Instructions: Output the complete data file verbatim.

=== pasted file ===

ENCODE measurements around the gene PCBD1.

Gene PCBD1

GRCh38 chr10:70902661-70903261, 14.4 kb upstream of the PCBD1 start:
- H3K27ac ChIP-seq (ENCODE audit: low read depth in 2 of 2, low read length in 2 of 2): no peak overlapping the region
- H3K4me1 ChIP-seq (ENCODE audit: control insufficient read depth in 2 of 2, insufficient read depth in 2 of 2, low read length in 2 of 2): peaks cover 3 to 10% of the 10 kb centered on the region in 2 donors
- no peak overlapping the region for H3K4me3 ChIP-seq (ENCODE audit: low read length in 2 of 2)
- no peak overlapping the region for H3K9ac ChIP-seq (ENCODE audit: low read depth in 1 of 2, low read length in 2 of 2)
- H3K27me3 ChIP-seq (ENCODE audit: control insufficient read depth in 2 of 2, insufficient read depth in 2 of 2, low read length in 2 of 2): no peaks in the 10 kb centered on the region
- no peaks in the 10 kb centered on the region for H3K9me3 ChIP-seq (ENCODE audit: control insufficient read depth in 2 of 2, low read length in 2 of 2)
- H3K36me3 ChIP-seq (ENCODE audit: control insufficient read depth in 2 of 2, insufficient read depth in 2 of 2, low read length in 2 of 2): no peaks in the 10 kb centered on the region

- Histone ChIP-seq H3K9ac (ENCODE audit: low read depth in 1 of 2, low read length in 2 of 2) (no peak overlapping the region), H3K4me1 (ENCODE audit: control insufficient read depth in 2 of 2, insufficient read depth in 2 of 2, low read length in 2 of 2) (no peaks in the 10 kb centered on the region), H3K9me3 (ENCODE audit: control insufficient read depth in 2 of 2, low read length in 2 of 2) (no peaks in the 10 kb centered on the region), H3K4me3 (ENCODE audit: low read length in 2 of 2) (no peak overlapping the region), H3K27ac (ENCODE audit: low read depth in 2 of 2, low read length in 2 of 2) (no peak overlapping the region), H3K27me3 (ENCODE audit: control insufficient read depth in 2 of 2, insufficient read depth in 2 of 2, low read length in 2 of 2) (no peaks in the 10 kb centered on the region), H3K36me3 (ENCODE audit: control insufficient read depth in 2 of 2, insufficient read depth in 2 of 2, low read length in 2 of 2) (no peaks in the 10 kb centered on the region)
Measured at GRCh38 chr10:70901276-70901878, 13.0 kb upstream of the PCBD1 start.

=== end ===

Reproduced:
ENCODE measurements around the gene PCBD1.

Gene PCBD1

GRCh38 chr10:70902661-70903261, 14.4 kb upstream of the PCBD1 start:
- H3K27ac ChIP-seq (ENCODE audit: low read depth in 2 of 2, low read length in 2 of 2): no peak overlapping the region
- H3K4me1 ChIP-seq (ENCODE audit: control insufficient read depth in 2 of 2, insufficient read depth in 2 of 2, low read length in 2 of 2): peaks cover 3 to 10% of the 10 kb centered on the region in 2 donors
- no peak overlapping the region for H3K4me3 ChIP-seq (ENCODE audit: low read length in 2 of 2)
- no peak overlapping the region for H3K9ac ChIP-seq (ENCODE audit: low read depth in 1 of 2, low read length in 2 of 2)
- H3K27me3 ChIP-seq (ENCODE audit: control insufficient read depth in 2 of 2, insufficient read depth in 2 of 2, low read length in 2 of 2): no peaks in the 10 kb centered on the region
- no peaks in the 10 kb centered on the region for H3K9me3 ChIP-seq (ENCODE audit: control insufficient read depth in 2 of 2, low read length in 2 of 2)
- H3K36me3 ChIP-seq (ENCODE audit: control insufficient read depth in 2 of 2, insufficient read depth in 2 of 2, low read length in 2 of 2): no peaks in the 10 kb centered on the region

- Histone ChIP-seq H3K9ac (ENCODE audit: low read depth in 1 of 2, low read length in 2 of 2) (no peak overlapping the region), H3K4me1 (ENCODE audit: control insufficient read depth in 2 of 2, insufficient read depth in 2 of 2, low read length in 2 of 2) (no peaks in the 10 kb centered on the region), H3K9me3 (ENCODE audit: control insufficient read depth in 2 of 2, low read length in 2 of 2) (no peaks in the 10 kb centered on the region), H3K4me3 (ENCODE audit: low read length in 2 of 2) (no peak overlapping the region), H3K27ac (ENCODE audit: low read depth in 2 of 2, low read length in 2 of 2) (no peak overlapping the region), H3K27me3 (ENCODE audit: control insufficient read depth in 2 of 2, insufficient read depth in 2 of 2, low read length in 2 of 2) (no peaks in the 10 kb centered on the region), H3K36me3 (ENCODE audit: control insufficient read depth in 2 of 2, insufficient read depth in 2 of 2, low read length in 2 of 2) (no peaks in the 10 kb centered on the region)
Measured at GRCh38 chr10:70901276-70901878, 13.0 kb upstream of the PCBD1 start.